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Natural Products

Seedling aroma attracts stink bug invaders

The identification of brassicadiene could help protect cauliflower and broccoli crops from the ravenous insects

by Carmen Drahl, special to C&EN
April 21, 2020 | APPEARED IN VOLUME 98, ISSUE 16

09816-scicon-9-stinkbug.jpg
Credit: Paolo Lo Bue
Bagrada hilaris suns itself on a caper bush.

Wherever the stink bug Bagrada hilaris invades, it does not go well for the local cauliflower or broccoli. The pest, native to Africa and Asia, feasts on seedlings of those plants and others in the group known as crucifers, causing extensive crop damage. Now, a study reveals that a previously unknown compound called brassicadiene attracts the bugs, a discovery that could help farmers make their crops less vulnerable (Org. Lett. 2020, DOI: 10.1021/acs.orglett.0c00707).

09816-scicon-9-brassi.jpg

Stefano Colazza and colleagues at the University of Palermo have been studying the bug since 2005, when it began devastating caper bushes on a tiny island between Africa and their home island of Sicily. They suspected that volatile organic compounds emitted by crucifer seedlings were attracting the pests. So Colazza contacted a friend he’d done a sabbatical with 20 years ago, Jocelyn G. Millar at the University of California, Riverside, to help with structure identification. They published a study in 2018 concluding that the attractant was a diterpene hydrocarbon, but they couldn’t identify the compound (PLoS ONE 2018, DOI: 10.1371/journal.pone.0209870).

“The first time around we did not have enough sample to run the 2-D NMR [nuclear magnetic resonance] experiments that were required to work out the structural details” of the compound that the bugs were flocking to, Millar says. So the team in Italy collected volatile organic compounds from thousands of seedlings, a larger sample than in 2018. That yielded enough material to identify the diterpene as brassicadiene. Coauthor Stefan Schulz’s group at Technical University of Braunschweig did calculations to predict which enantiomer of brassicadiene is biologically active.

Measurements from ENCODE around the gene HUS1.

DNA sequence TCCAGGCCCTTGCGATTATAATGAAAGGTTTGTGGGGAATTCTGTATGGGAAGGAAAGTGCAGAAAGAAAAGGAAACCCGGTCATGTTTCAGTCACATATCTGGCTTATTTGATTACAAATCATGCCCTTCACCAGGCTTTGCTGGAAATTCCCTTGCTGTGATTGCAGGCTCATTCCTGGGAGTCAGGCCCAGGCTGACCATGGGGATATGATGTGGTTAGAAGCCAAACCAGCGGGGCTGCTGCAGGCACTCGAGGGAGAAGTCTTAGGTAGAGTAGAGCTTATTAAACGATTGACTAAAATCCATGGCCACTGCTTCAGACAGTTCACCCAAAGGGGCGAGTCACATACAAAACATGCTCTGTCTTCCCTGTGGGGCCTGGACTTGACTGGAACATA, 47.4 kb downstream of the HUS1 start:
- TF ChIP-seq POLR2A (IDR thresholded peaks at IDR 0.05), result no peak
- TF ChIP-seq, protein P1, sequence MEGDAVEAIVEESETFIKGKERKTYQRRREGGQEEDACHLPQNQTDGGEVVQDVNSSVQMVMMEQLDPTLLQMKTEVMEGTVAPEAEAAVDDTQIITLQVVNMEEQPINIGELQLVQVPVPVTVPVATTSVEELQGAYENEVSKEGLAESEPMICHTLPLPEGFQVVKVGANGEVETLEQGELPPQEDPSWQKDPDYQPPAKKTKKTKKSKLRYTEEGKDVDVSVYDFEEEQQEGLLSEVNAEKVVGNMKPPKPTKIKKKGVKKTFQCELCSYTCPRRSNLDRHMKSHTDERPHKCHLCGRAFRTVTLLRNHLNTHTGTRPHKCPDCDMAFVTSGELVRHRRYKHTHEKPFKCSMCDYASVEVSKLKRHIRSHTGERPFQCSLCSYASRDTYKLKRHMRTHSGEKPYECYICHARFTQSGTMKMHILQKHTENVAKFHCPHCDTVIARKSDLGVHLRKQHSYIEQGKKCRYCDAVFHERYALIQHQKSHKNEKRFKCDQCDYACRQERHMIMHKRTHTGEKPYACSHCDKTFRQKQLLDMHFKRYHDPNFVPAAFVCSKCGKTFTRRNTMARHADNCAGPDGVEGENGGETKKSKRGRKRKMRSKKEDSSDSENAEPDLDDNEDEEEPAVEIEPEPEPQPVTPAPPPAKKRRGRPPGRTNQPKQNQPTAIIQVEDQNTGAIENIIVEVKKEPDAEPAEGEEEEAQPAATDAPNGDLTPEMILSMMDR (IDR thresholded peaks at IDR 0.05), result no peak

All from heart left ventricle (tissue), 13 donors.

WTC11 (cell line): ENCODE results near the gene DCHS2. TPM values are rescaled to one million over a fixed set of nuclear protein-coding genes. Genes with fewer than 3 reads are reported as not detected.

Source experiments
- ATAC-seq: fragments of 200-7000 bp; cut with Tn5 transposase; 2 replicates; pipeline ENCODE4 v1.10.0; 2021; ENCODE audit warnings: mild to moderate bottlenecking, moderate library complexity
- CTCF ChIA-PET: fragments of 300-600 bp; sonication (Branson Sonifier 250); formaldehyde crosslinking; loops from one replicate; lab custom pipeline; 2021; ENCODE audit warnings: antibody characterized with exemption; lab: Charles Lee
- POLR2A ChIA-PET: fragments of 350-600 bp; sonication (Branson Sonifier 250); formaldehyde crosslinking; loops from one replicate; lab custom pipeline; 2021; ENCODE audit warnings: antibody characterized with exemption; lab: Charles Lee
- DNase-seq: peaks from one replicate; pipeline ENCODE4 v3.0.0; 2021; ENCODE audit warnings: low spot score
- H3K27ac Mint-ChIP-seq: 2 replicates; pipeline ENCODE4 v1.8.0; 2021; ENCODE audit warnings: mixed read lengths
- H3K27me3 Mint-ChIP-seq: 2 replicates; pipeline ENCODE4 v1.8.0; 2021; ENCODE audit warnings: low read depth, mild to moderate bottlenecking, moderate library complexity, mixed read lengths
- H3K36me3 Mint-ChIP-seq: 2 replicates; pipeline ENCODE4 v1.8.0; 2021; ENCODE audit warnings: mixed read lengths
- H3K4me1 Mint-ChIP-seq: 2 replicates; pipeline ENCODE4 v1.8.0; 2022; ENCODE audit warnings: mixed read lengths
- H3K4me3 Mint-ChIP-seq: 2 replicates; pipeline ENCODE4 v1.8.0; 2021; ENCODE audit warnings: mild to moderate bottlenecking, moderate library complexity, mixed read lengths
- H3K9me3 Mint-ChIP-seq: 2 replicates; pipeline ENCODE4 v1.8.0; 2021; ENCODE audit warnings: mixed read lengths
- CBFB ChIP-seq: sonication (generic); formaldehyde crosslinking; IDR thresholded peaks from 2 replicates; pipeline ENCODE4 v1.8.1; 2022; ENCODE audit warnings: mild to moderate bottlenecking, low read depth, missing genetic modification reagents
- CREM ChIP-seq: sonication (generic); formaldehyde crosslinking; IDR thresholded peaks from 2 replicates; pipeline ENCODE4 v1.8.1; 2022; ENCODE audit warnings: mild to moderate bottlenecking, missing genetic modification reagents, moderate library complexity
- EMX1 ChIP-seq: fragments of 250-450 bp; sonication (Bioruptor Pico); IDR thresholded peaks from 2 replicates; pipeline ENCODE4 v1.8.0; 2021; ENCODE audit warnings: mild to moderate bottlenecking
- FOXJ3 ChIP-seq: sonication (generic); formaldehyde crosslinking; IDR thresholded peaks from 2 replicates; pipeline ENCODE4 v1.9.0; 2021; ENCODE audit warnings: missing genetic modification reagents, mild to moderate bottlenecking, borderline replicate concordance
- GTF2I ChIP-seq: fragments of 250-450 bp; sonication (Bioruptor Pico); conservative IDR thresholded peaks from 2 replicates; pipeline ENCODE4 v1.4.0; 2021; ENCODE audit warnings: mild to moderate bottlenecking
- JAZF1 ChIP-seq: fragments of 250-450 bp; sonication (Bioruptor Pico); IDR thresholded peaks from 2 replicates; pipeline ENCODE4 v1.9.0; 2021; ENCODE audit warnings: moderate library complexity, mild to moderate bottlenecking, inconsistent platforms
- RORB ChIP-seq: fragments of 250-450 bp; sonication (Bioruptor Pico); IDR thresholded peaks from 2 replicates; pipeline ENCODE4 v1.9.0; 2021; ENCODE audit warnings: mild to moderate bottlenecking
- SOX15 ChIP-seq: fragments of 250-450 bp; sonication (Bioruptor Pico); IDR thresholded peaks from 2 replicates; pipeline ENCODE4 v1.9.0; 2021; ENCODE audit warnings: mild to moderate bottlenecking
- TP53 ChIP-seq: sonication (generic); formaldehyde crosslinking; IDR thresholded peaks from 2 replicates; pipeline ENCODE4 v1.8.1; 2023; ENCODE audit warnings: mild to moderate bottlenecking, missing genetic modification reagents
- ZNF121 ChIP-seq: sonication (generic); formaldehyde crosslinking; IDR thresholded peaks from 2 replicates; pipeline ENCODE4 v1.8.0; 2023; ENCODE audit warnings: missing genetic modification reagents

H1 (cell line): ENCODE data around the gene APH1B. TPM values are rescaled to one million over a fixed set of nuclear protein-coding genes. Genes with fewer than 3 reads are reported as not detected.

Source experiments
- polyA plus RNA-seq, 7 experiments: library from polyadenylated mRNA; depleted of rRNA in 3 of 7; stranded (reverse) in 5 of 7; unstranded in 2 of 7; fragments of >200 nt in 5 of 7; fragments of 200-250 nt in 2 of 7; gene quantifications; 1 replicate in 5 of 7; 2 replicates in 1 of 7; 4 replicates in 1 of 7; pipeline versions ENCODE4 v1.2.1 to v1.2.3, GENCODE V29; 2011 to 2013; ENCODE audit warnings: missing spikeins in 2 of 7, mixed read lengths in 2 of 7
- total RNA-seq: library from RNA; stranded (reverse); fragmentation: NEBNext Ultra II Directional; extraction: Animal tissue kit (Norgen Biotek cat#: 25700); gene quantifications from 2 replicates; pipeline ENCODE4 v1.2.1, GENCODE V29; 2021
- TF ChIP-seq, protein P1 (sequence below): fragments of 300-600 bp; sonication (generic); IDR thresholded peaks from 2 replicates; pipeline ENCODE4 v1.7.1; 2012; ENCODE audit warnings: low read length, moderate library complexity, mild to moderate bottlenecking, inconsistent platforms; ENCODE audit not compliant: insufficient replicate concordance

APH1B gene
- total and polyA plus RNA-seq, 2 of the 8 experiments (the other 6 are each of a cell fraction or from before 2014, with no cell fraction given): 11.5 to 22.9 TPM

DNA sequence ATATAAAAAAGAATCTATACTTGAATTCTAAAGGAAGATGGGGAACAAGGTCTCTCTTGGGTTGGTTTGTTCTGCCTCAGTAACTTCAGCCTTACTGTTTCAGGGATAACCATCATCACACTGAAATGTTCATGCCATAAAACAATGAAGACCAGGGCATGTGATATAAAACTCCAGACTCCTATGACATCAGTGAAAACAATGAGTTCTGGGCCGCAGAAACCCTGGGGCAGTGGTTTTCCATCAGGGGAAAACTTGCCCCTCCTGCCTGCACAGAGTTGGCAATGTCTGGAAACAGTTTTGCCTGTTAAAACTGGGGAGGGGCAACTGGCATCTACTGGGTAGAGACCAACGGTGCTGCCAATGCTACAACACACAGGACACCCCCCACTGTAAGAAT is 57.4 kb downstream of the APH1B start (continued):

Depending on the insect and plant species, as well as concentration, diterpenes can be repellent or toxic or both, a mechanism for plants to defend themselves from being eaten by insects. So what to make of the fact that brassicadiene is irresistible to the invasive bug? Phyllis Coley, an expert in plant defenses at the University of Utah, says this isn’t surprising. Most plants protect themselves with a chemical arsenal, she says, so insects specialize and eat plants for which they have evolved detoxification mechanisms. “And to find the correct host plant in a sea of other species that would be toxic to them, they have frequently evolved the ability to detect olfactory signals, like brassicadiene, that are specific to their preferred host plants,” she explains. “It would be interesting to know what the stink bug feeds on in its native habitat, and if those plant species also emit brassicadiene,” she adds.

Brassicadiene’s structure is likely too complex for it to be cost-effectively chemically synthesized in the multikilogram amounts needed to serve as bait for traps, Millar says, but because some plant species related to cauliflower and broccoli lack the compound, “breeding brassicadiene out of crops would seem to be a much better option.”

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